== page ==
Super List Saturday, November 16, 2013: 8 Happy Cats.
These cats are happy. Why are they so happy?
The holidays are upon us, Tumblypoos. I have as many gripes about the season as the next guy, but if there’s one thing about the holidays we can agree is awesome, it’s the food.
I’m happy to announce I have an illustrated recipe published in They Draw and Cook's Holiday Sweet recipe book! All the recipes, including my healthy ginger cookies, come from the website and are illustrated by people who love art and love food. Read the TDAC blog post here and buy the book on Amazon here.
Repulsion, ink and digital color, 11”x17”.
I may be bending the rules a little by picking a psychological thriller, but Repulsion is my favorite scary movie. It presents a compelling, believable psychosis in the protagonist and plays with the boundaries between villain and victim, beautiful and terrifying. If you can handle a terrifying film, I recommend this one. Happy Hallowe’en!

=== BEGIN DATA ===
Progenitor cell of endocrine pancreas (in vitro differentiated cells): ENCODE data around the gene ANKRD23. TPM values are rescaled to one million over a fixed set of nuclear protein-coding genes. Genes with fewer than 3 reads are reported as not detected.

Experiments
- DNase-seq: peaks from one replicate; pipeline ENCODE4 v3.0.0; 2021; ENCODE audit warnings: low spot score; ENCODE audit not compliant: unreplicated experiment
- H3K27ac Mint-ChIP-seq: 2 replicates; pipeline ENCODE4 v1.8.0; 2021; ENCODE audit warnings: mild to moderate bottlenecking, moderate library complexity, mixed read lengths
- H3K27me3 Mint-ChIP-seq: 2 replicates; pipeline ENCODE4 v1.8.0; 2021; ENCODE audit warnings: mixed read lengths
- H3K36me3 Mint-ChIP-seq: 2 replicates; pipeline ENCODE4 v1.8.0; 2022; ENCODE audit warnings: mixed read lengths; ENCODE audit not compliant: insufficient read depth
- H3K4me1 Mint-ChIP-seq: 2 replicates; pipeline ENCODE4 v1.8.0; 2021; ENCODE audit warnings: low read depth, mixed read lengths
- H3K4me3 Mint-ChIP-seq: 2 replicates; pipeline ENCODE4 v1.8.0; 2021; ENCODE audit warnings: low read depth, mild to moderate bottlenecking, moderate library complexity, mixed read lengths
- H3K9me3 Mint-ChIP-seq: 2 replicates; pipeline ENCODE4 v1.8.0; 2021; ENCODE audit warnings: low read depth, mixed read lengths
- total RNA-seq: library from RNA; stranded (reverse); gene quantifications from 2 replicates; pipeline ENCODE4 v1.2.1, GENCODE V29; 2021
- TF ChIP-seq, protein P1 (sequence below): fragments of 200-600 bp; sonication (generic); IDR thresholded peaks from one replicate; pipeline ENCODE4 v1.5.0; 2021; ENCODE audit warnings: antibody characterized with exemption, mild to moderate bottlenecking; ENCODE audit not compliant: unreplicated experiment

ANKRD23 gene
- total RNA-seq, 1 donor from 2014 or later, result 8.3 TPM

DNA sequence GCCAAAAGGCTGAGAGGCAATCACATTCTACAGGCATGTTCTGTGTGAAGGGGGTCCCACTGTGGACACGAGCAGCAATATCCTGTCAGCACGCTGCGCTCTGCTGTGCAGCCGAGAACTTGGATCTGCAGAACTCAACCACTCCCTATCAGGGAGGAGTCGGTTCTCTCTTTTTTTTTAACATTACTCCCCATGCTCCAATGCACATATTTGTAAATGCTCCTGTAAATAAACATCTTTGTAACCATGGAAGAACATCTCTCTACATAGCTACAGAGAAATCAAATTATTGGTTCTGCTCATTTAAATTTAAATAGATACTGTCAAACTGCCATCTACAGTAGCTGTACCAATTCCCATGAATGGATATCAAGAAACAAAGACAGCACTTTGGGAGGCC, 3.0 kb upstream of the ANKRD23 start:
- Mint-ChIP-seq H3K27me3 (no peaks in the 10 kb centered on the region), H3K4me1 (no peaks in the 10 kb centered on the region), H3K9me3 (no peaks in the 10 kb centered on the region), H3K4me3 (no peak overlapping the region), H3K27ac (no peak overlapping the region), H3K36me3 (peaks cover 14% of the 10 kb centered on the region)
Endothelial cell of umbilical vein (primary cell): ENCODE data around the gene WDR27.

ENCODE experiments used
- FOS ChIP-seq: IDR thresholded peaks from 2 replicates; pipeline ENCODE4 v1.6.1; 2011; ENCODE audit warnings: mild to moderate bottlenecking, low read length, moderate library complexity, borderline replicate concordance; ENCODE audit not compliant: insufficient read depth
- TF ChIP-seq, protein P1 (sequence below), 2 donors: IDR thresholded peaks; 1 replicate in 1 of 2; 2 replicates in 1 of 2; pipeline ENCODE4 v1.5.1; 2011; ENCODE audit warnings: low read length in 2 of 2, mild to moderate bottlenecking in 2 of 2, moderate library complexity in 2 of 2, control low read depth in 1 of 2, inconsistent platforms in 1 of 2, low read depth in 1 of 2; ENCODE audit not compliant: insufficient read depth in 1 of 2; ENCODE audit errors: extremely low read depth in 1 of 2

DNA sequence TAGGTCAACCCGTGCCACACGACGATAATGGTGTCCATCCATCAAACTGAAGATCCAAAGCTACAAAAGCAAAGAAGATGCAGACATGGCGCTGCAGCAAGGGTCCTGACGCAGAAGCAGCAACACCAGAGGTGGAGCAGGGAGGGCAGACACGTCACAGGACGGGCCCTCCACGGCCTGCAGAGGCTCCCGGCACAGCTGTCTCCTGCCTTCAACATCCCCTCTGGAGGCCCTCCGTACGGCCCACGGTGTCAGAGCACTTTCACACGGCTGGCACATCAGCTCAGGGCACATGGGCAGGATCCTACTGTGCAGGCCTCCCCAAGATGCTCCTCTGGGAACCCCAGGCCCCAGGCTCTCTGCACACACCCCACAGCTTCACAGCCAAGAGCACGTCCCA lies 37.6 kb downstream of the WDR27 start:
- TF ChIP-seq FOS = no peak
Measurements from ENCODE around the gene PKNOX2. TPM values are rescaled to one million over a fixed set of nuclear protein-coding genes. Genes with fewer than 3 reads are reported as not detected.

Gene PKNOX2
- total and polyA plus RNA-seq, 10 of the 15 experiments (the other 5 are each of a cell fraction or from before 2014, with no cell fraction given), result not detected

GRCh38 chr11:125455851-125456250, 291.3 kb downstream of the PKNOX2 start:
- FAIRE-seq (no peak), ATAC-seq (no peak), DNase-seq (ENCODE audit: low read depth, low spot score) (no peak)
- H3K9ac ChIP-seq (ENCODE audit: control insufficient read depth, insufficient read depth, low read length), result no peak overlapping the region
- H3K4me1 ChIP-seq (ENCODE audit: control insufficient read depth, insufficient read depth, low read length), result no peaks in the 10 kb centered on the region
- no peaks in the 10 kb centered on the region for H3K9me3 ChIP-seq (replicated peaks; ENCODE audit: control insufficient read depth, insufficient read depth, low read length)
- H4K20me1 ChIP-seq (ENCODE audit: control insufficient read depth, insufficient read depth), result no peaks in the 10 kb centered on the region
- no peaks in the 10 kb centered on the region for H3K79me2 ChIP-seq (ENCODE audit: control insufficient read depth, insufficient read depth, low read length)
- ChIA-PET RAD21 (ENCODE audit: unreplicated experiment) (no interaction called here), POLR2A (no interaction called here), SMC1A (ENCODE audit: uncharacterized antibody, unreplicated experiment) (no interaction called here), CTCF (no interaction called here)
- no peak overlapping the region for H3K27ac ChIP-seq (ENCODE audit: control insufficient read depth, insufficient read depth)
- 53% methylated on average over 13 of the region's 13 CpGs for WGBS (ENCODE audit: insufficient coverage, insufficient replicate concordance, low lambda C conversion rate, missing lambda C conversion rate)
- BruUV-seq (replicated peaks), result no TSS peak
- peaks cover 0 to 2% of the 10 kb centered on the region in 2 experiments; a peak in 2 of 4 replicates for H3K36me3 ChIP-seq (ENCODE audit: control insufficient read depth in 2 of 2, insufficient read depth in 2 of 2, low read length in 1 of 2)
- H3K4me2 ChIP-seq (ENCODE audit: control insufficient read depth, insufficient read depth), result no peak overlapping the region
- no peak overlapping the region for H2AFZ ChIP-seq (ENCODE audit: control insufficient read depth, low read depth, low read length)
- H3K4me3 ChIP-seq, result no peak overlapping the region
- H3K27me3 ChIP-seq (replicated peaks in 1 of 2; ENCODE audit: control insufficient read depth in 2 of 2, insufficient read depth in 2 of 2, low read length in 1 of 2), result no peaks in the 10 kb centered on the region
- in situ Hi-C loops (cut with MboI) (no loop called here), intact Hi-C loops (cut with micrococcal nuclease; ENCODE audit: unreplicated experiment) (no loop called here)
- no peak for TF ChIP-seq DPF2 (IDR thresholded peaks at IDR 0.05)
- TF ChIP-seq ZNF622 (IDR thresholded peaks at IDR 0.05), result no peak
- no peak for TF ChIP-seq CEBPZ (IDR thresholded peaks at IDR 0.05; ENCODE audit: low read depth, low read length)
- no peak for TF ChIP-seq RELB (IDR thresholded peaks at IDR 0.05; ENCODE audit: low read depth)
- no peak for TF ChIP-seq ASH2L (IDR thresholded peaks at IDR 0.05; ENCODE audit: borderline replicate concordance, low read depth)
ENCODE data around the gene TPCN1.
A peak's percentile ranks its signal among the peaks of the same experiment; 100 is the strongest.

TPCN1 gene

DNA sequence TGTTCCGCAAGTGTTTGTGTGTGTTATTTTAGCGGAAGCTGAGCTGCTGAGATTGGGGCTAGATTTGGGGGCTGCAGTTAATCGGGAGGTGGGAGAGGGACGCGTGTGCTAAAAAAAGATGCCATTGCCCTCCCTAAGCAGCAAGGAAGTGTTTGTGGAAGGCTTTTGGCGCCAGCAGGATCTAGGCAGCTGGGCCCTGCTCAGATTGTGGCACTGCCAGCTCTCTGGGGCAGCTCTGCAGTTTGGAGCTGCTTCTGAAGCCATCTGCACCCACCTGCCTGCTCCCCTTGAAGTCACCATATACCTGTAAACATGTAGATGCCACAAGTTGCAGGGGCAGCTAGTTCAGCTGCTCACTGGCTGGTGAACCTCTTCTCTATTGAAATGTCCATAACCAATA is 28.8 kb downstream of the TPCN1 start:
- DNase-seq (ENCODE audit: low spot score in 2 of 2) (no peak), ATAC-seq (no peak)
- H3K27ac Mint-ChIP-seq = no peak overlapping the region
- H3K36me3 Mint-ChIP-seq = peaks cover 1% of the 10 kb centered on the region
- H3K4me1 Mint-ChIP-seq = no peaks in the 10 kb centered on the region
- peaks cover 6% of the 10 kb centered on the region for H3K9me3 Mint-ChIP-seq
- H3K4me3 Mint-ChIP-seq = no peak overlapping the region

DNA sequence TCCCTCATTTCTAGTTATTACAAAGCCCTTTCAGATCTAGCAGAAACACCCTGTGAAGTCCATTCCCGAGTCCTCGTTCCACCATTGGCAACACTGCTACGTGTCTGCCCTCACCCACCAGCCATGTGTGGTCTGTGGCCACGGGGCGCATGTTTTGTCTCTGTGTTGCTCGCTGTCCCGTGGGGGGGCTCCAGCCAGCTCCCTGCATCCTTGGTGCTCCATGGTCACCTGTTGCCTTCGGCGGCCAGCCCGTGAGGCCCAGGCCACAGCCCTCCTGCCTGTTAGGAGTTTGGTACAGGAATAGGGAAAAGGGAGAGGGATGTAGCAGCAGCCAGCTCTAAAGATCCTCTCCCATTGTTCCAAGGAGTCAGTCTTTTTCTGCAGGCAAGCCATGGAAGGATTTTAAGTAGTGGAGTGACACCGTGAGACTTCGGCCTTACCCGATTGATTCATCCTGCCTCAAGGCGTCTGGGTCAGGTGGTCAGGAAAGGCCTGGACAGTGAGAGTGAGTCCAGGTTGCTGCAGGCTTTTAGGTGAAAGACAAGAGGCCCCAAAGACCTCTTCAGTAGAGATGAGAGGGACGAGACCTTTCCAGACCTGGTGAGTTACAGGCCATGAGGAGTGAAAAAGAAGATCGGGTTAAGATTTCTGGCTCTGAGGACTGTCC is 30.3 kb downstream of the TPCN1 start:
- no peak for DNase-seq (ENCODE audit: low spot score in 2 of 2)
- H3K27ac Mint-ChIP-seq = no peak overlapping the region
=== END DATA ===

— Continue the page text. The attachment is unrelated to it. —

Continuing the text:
Chirophobia: fear of hands. Didn’t think the Google image search for that one would be so funny.
Today is a Fan Art Friday!
If you weren’t aware, my friend Vickie is organizing a Li’l Sebastian fanzine. Get all the deets here. If you’re interested in submitting, you have until November 17.
This is a sneak preview of my comic “The Small Horse from the Stars,” which will appear in the zine. More to come later.
Super List Saturday, August 17, 2013: 3 Drawings of the Empire State Building I made when I was 7 years old.
I’ve been digging up old drawings from my childhood to research an autobiographical comic and these images caught my attention. I’m going to New York City for the first time ever next month and it was funny to find these visions of one of the city’s icons.
I drew big cities a lot then, based on trips to Chicago and things I’d seen in movies and comics. I think my particular fascination with the Empire State Building came from King Kong.
Soapy Smith, 2013. Acrylic on Masonite, 8.5” x 11”.
Jeff “Soapy” Smith was one of the most skilled confidence men to ever live and one of the most interesting historic figures of the American West. He ran cons in Fort Worth, Texas; Creede, Colorado and Skagway, Alaska before he was killed by a group of vigilantes.
Shot through the heart on the Juneau Wharf one foggy night, his last words (according to witnesses) were “Dear God, don’t shoot!” I’ve painted him after his death, the Aurora Borealis shining a mournful salute in farewell and a crop of forget-me-nots springing up around him.